still believe today. He also examines how many of the players on the
Taiwanese team played under assumed names, as many of them were above the age
of little league regulations.

While the team's victory was, and remains for many, a source of immense
pride, Yu works to expose the ugly consequences. He credits Hongye's victory
as the beginning of a winning-is-everything mentality that destroyed the
spirit of fun and hastened the decline of Taiwanese grass-roots baseball.
Moreover, he says that the KMT government "hijacked baseball, transforming it
into a nation-building tool to offset [its] debacles on the political and
diplomatic fronts" and that "the Hongye boys became surrogate warriors for a
country that could not succeed on political and diplomatic fronts."

Yet underlying all of Yu's frank criticism and scandal exposure is an intense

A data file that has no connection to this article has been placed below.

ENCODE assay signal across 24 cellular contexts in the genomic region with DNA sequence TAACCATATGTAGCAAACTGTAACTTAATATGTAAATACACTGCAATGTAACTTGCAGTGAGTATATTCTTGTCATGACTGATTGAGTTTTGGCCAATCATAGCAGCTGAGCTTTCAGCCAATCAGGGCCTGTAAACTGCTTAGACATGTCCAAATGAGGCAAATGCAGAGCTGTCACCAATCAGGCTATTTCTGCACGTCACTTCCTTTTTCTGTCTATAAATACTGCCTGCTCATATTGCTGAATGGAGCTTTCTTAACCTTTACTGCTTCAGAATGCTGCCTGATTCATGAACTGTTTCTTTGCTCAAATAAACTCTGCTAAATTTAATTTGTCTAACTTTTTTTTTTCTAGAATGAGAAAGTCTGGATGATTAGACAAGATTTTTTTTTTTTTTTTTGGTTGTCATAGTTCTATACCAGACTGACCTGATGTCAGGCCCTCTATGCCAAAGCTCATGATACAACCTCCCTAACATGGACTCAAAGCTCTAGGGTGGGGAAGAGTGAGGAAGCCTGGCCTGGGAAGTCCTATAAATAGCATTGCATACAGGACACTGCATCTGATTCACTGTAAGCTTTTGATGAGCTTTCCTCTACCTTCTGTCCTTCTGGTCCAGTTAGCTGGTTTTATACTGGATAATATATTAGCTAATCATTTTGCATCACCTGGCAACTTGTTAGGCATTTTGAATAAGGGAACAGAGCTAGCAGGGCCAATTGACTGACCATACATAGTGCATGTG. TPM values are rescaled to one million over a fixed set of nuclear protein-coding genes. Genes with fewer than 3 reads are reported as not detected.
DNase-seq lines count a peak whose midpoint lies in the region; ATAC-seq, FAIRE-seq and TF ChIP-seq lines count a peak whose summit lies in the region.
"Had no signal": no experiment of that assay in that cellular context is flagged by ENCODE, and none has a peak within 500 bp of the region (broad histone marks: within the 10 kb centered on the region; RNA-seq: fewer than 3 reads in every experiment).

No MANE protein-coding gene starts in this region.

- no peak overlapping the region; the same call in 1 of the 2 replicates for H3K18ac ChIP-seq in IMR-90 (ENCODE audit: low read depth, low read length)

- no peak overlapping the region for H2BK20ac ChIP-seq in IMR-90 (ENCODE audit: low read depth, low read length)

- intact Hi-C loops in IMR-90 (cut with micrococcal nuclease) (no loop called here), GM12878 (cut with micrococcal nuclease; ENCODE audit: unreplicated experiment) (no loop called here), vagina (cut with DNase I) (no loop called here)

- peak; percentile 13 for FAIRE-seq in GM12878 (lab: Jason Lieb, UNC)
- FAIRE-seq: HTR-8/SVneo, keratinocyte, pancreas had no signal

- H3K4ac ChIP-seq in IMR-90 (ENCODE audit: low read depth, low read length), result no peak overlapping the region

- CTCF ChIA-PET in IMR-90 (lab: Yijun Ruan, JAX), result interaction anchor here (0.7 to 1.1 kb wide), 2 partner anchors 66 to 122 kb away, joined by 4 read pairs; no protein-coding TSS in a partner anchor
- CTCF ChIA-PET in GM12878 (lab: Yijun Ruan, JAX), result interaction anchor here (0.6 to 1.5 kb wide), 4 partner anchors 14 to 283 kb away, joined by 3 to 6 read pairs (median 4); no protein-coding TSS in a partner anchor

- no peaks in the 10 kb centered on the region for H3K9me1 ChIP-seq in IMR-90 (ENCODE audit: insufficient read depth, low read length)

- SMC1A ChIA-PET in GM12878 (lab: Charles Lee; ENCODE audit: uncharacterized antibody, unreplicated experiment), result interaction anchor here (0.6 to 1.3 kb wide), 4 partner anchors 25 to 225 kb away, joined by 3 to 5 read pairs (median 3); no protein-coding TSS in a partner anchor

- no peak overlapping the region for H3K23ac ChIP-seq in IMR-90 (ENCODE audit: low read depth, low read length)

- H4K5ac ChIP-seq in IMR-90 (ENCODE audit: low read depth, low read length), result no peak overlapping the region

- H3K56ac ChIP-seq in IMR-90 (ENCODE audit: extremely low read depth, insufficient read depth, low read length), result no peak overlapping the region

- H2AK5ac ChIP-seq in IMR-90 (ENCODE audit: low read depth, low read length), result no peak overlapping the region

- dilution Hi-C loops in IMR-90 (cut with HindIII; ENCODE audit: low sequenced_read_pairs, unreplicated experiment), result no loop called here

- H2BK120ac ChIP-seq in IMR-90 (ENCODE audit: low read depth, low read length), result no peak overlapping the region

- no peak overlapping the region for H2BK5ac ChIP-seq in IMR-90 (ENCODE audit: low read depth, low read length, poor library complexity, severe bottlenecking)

love of the game. He freely describes how the Taiwanese little league teams
that dominated the LLB championship competition in the 1970s were actually
national all-star teams - in violation of LLB rules - and how Taiwanese
authorities deliberately deceived LLB officials sent to investigate. But Yu
seems uninterested in Taiwan's international baseball prestige. Rather, the
real lamentable consequence for him is the impact of the LLB championships on
grass-roots baseball, and the change in attitude that the titles encouraged.
He says that the success of these teams "brought distortion and ugliness to
schools that focused solely on turning out championship players and teams"